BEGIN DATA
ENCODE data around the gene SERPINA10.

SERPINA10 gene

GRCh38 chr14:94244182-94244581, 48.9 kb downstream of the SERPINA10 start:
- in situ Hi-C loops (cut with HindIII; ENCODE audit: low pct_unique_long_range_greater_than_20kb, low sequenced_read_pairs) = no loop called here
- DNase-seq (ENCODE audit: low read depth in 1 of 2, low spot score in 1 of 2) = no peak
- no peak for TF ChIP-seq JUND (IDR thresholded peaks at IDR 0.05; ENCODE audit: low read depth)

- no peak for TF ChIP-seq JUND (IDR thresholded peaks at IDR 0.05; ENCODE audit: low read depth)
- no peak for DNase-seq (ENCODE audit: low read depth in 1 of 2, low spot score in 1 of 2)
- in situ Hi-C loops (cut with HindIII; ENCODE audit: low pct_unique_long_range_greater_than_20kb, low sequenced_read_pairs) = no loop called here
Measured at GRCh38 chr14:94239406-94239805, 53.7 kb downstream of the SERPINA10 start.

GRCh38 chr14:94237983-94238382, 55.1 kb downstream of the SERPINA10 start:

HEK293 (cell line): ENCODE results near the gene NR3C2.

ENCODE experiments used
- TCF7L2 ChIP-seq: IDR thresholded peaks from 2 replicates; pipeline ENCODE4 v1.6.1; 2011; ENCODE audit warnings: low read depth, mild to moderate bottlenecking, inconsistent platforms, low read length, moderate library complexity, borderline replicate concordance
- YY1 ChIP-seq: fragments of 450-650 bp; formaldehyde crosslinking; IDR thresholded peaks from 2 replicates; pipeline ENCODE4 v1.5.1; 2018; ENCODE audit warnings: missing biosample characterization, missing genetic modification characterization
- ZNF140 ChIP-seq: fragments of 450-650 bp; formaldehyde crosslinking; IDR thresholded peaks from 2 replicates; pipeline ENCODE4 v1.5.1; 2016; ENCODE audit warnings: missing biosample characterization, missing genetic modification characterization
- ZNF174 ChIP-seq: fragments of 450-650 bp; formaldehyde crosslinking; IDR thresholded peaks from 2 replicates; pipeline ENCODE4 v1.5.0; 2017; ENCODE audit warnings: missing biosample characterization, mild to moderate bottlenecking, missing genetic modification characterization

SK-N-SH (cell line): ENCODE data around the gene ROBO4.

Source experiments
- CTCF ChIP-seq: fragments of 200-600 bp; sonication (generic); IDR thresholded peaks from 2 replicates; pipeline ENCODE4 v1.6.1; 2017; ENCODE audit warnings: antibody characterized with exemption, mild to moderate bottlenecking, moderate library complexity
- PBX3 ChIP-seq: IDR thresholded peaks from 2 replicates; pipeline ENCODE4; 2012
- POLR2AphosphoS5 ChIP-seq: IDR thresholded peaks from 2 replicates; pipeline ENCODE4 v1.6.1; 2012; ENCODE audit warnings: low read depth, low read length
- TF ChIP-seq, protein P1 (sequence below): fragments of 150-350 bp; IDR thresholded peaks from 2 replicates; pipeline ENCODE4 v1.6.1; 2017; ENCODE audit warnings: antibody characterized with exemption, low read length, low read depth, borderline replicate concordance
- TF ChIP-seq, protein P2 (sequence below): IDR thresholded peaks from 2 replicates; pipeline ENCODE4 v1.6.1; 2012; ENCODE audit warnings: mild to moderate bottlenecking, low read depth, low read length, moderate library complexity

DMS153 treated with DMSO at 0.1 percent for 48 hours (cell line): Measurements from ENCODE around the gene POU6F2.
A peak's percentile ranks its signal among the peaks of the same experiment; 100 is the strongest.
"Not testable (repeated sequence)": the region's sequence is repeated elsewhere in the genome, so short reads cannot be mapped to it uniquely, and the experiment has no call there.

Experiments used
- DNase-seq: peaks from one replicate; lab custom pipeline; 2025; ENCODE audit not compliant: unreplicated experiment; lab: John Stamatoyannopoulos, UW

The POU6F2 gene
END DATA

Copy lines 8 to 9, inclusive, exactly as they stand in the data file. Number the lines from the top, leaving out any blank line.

- no peak for DNase-seq (ENCODE audit: low read depth in 1 of 2, low spot score in 1 of 2)
- in situ Hi-C loops (cut with HindIII; ENCODE audit: low pct_unique_long_range_greater_than_20kb, low sequenced_read_pairs) = no loop called here